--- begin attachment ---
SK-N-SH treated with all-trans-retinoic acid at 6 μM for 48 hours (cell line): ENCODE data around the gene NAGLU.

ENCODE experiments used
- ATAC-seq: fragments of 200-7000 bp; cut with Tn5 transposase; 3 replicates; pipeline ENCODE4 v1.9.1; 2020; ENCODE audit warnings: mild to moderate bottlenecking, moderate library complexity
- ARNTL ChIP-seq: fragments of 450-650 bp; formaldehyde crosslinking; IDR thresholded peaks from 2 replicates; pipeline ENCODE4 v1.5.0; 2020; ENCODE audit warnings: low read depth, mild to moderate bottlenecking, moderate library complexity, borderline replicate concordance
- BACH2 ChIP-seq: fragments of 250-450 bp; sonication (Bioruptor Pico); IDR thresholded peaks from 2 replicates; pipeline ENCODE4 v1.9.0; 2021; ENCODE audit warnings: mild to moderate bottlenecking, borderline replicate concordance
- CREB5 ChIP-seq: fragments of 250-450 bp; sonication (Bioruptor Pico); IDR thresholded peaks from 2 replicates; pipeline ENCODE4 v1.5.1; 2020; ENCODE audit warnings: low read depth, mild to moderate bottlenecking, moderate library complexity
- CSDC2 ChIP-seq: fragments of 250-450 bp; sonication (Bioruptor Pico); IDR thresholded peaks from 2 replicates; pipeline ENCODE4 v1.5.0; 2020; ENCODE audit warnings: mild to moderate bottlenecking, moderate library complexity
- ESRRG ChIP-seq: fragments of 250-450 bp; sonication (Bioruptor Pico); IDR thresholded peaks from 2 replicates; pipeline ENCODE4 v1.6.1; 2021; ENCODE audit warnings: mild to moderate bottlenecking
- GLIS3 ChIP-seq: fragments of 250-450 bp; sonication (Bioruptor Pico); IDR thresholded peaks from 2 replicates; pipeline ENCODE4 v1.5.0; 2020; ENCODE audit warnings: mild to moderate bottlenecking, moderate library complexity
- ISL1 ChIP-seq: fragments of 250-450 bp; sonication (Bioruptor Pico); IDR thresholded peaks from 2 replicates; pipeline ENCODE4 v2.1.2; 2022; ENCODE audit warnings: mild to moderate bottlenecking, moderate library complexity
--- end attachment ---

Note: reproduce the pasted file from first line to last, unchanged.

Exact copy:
SK-N-SH treated with all-trans-retinoic acid at 6 μM for 48 hours (cell line): ENCODE data around the gene NAGLU.

ENCODE experiments used
- ATAC-seq: fragments of 200-7000 bp; cut with Tn5 transposase; 3 replicates; pipeline ENCODE4 v1.9.1; 2020; ENCODE audit warnings: mild to moderate bottlenecking, moderate library complexity
- ARNTL ChIP-seq: fragments of 450-650 bp; formaldehyde crosslinking; IDR thresholded peaks from 2 replicates; pipeline ENCODE4 v1.5.0; 2020; ENCODE audit warnings: low read depth, mild to moderate bottlenecking, moderate library complexity, borderline replicate concordance
- BACH2 ChIP-seq: fragments of 250-450 bp; sonication (Bioruptor Pico); IDR thresholded peaks from 2 replicates; pipeline ENCODE4 v1.9.0; 2021; ENCODE audit warnings: mild to moderate bottlenecking, borderline replicate concordance
- CREB5 ChIP-seq: fragments of 250-450 bp; sonication (Bioruptor Pico); IDR thresholded peaks from 2 replicates; pipeline ENCODE4 v1.5.1; 2020; ENCODE audit warnings: low read depth, mild to moderate bottlenecking, moderate library complexity
- CSDC2 ChIP-seq: fragments of 250-450 bp; sonication (Bioruptor Pico); IDR thresholded peaks from 2 replicates; pipeline ENCODE4 v1.5.0; 2020; ENCODE audit warnings: mild to moderate bottlenecking, moderate library complexity
- ESRRG ChIP-seq: fragments of 250-450 bp; sonication (Bioruptor Pico); IDR thresholded peaks from 2 replicates; pipeline ENCODE4 v1.6.1; 2021; ENCODE audit warnings: mild to moderate bottlenecking
- GLIS3 ChIP-seq: fragments of 250-450 bp; sonication (Bioruptor Pico); IDR thresholded peaks from 2 replicates; pipeline ENCODE4 v1.5.0; 2020; ENCODE audit warnings: mild to moderate bottlenecking, moderate library complexity
- ISL1 ChIP-seq: fragments of 250-450 bp; sonication (Bioruptor Pico); IDR thresholded peaks from 2 replicates; pipeline ENCODE4 v2.1.2; 2022; ENCODE audit warnings: mild to moderate bottlenecking, moderate library complexity